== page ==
36. Some results of a Partners Project with WFO OAX and Dr. Martin Baxter from Central Michigan University • What role does convection play in the physical processes that create banded snowfall? • Does warm-sector convection aid or inhibit the development of banded snowfall? • How can convection influence the balance of processes that create banded snowfall? • Is convection always the dominant source of model forecast errors in these situations? • Previous work by Brennan and Lackmann (2006), Mahoney and Lackmann (2007), and Baxter (2006) examine the role of N-S oriented convection, our cases feature E-W oriented convection

  37. Three Cases Were Selected • We’ll look at two cases involving diabatically generated PV anomalies that were E-W oriented along and north of warm frontal boundaries • Jan 4-6 2005 (OAX) • Feb 13-15 2003 (OAX/FSD) • 48 hour simulations were performed using the WRF-ARW • Horizontal Domains: 36-12-4 km, two-way nesting • Vertical Resolution: 50 levels, model top of 100 mb • Initial and Lateral Boundary Conditions: NARR - 32 km, 45 layers, updated every 3 hrs • Lin et al., RRTM, Dudhia, Monin-Obukov, Thermal Diffusion, YSU PBL, Kain-Fritsch (on two outermost domains only) • WRF-ARW simulations were compared with NARR data • Piecewise inversion performed on the NARR and WRF were done in two layers, 400 to 200 mb and 900 to 450 mb every 50 mb for each inversion

  38. Case #1Jan 4-5, 2005 Winter Storm • Long duration winter storm for the OAX CWA • Initial precipitation on the 4th was in response to strong WAA • The second round of precipitation on the 5th was due to strong dynamical forcing • Little in the way of frontogenesis with this system • Two events added up to large snowfall totals across eastern Nebraska and western Iowa. • We’ll be focusing on the 5 January.

  39. Event Total Precipitation COOP Data WRF-48 hr Total

  40. Surface Analysis1800 UTC 5 Jan

  41. Central Plains Radar Mosaic Valid 1500 UTC 5 Jan Valid 1800 UTC 5 Jan

  42. 3-hr Accumulated PrecipitationValid 1500 UTC 5 Jan NARR Data WRF-ARW Data

  43. Operational NAM/GFS12-hr Accumulated Precipitation valid 0000 UTC 6 Jan NAM GFS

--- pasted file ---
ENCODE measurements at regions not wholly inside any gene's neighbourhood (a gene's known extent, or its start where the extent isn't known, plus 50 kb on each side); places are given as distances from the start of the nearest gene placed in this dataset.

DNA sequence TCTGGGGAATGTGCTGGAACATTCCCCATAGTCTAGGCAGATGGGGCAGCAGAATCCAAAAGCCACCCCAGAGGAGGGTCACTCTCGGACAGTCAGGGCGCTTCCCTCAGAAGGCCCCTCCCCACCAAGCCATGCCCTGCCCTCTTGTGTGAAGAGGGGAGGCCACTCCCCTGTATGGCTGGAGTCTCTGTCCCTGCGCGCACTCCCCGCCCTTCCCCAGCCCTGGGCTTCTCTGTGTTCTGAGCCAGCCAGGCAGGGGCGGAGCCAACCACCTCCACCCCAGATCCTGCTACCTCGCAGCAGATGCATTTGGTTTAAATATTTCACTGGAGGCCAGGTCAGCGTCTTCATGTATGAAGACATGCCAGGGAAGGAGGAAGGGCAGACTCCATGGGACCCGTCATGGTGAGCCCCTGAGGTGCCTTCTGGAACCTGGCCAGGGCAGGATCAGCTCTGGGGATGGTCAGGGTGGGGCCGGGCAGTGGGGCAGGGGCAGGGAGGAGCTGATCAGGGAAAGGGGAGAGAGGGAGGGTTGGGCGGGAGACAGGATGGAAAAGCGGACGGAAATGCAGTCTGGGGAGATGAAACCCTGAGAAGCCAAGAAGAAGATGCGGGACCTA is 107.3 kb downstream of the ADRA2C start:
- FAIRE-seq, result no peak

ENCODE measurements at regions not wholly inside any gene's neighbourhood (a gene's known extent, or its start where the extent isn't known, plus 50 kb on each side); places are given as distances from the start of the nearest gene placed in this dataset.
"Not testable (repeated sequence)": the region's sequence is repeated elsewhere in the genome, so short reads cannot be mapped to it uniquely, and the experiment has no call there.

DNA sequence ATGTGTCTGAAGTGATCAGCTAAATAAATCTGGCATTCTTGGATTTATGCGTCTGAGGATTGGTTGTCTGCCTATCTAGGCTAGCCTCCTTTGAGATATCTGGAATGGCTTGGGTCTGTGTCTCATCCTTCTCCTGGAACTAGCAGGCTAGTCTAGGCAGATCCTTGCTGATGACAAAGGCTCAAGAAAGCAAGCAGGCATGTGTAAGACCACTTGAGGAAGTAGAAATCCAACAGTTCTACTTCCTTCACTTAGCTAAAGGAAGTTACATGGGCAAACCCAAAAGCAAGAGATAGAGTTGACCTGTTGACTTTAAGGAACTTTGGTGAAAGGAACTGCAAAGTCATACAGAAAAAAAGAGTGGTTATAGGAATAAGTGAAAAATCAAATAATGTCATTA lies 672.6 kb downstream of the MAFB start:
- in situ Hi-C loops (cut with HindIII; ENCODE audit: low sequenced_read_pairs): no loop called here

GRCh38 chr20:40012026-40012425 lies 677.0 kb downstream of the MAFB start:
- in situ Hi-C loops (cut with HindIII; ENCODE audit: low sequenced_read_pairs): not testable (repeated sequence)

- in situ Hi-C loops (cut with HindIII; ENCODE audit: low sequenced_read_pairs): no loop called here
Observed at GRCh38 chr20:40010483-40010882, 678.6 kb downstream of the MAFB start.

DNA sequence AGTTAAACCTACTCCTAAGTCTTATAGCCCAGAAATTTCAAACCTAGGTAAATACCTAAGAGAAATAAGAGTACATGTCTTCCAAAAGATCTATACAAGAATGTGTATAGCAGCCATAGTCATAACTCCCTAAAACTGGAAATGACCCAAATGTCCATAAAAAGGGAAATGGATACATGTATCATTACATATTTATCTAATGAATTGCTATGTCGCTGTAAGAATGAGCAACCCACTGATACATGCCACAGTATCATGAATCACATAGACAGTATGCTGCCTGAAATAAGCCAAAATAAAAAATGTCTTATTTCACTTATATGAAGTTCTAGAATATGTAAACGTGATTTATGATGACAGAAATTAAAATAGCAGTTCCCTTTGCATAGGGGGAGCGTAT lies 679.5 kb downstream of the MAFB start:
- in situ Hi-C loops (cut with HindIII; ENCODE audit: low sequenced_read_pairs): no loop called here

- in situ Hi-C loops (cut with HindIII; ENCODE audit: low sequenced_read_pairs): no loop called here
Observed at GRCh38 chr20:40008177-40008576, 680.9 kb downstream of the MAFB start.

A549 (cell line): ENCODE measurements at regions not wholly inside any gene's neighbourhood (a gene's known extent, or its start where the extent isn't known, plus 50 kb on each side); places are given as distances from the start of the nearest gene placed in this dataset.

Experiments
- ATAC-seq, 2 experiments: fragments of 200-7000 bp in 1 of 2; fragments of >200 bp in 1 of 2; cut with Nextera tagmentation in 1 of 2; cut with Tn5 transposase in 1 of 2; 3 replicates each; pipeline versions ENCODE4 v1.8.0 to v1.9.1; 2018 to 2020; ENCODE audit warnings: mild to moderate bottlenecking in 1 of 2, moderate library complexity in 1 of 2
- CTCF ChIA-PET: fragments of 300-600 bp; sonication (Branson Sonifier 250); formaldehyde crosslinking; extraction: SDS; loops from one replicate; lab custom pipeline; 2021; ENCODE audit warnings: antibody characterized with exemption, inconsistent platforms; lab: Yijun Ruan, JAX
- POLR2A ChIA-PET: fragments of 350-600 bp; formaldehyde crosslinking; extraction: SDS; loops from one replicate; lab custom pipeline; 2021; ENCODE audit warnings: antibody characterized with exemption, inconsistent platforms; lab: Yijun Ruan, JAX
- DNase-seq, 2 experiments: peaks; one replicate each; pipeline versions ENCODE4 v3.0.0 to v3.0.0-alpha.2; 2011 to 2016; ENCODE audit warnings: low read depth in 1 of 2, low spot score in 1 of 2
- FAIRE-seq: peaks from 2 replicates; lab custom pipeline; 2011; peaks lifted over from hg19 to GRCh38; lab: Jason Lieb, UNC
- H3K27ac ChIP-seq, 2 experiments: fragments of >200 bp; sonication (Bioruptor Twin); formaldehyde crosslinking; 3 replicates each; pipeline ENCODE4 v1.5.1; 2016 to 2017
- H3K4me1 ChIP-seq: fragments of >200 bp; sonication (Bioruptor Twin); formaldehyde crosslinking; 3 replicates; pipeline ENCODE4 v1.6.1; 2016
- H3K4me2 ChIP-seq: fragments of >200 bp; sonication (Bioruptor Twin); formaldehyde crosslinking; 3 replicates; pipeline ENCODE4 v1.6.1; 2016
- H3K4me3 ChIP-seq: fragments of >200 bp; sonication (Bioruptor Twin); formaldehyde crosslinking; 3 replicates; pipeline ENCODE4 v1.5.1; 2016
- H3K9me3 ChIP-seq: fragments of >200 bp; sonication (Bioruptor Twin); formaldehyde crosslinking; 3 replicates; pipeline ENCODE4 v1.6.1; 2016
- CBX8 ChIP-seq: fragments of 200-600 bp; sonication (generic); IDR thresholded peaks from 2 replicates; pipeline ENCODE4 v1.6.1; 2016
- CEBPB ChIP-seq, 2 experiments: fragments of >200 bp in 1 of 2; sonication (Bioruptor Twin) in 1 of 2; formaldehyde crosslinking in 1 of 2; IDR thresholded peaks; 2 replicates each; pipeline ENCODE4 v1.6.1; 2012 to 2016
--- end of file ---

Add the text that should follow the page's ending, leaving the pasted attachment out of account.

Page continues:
44. PV Comparison

  45. NARR-WRF Difference Shaded – PV around 700 mb from NARR. Red lines – NARR – WRF PV difference around 700 mb. Wind barbs – Narr – WRF wind vector difference at 700 mb

  46. Induced 700 hPa Height and Wind PerturbationInversion from 400 to 200 hPa

  47. Induced 700 hPa Height and Wind PerturbationInversion from 900 to 450 hPa NARR WRF

  48. PV Anomalies (700 mb) – 18 Z 5th NARR WRF • “Assumed” flow based on position of PV anomalies • Notice the PV in MO/IL associated with the convection in the NARR

  49. Summary Jan 3-5 Winter Storm • The influence of the upper-level PV anomalies on the low-mid level fields was similar in the NARR & WRF • Evaluation of the low-mid level PV anomalies helps us to understand forecast errors and how they can be modified • The more E-W orientation of the 700 mb PV anomaly in the WRF led to an incorrect focus for precipitation. While the convection in the NARR led to a different PV structure resulting in greater temperature advection in Northern IA and increased westerly flow over MO/AR/OK .

  50. February 13-14, 2004 Winter Storm • Heavy snow and freezing rain fell in the mid-Missouri River Valley into southern Iowa • Heavy rainfall occurred the mid-Mississippi Valley into the lower Ohio Valley • Strong polar jet along the U.S.- Canadian border remained stationary over 24 h • Northern Plains was in the right entrance of the upper level jet • Southern stream wave was moving into Texas and the lower Mississippi Valley • Broad baroclinic zone extended from the lower Mississippi Valley into the Missouri Valley. • A large-scale warm advection and frontogenesis was observed within this baroclinic zone.